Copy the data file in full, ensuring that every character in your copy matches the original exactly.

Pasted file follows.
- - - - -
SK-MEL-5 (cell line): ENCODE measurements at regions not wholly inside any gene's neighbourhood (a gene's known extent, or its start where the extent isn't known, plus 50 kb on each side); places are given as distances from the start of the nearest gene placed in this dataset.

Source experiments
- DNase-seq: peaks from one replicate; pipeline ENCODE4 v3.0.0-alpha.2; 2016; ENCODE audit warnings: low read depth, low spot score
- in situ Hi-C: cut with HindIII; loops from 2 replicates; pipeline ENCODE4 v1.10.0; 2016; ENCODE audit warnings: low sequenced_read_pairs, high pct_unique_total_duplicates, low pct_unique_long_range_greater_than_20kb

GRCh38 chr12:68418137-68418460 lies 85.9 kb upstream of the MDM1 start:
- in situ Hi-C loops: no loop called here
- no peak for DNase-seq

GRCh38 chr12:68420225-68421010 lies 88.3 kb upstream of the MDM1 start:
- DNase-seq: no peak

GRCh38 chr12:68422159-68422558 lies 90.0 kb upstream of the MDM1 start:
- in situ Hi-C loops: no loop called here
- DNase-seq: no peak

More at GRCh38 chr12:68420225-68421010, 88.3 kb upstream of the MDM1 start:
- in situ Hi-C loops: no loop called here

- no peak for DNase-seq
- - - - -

SK-MEL-5 (cell line): ENCODE measurements at regions not wholly inside any gene's neighbourhood (a gene's known extent, or its start where the extent isn't known, plus 50 kb on each side); places are given as distances from the start of the nearest gene placed in this dataset.

Source experiments
- DNase-seq: peaks from one replicate; pipeline ENCODE4 v3.0.0-alpha.2; 2016; ENCODE audit warnings: low read depth, low spot score
- in situ Hi-C: cut with HindIII; loops from 2 replicates; pipeline ENCODE4 v1.10.0; 2016; ENCODE audit warnings: low sequenced_read_pairs, high pct_unique_total_duplicates, low pct_unique_long_range_greater_than_20kb

GRCh38 chr12:68418137-68418460 lies 85.9 kb upstream of the MDM1 start:
- in situ Hi-C loops: no loop called here
- no peak for DNase-seq

GRCh38 chr12:68420225-68421010 lies 88.3 kb upstream of the MDM1 start:
- DNase-seq: no peak

GRCh38 chr12:68422159-68422558 lies 90.0 kb upstream of the MDM1 start:
- in situ Hi-C loops: no loop called here
- DNase-seq: no peak

More at GRCh38 chr12:68420225-68421010, 88.3 kb upstream of the MDM1 start:
- in situ Hi-C loops: no loop called here

- no peak for DNase-seq